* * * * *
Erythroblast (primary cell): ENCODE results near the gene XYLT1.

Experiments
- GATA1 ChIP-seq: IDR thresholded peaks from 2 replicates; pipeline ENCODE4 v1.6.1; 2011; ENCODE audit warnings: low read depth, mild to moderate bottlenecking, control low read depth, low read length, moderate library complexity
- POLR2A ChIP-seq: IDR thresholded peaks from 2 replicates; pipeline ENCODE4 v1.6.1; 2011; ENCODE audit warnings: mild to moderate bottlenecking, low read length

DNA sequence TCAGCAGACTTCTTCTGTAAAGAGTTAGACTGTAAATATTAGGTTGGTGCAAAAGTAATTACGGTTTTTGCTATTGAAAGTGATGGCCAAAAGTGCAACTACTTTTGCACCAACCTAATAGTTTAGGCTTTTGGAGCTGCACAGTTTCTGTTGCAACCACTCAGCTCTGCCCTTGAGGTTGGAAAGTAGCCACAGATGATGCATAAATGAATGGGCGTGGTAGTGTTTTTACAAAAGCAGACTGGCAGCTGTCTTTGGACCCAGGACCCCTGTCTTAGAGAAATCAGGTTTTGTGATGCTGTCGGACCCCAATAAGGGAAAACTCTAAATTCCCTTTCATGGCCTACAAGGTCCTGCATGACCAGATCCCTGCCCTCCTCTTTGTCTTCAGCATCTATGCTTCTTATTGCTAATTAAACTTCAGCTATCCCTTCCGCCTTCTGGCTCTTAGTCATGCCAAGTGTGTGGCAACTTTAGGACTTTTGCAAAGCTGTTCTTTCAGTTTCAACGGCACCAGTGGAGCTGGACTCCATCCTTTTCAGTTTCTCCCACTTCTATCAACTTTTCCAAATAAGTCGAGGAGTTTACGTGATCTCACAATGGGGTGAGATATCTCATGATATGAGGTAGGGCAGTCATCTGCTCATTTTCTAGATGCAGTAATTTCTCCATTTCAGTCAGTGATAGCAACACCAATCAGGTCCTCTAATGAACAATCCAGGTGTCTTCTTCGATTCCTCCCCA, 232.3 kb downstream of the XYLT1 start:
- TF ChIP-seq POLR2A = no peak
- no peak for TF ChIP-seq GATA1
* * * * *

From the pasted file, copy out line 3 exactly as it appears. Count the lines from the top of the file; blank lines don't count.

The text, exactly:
- GATA1 ChIP-seq: IDR thresholded peaks from 2 replicates; pipeline ENCODE4 v1.6.1; 2011; ENCODE audit warnings: low read depth, mild to moderate bottlenecking, control low read depth, low read length, moderate library complexity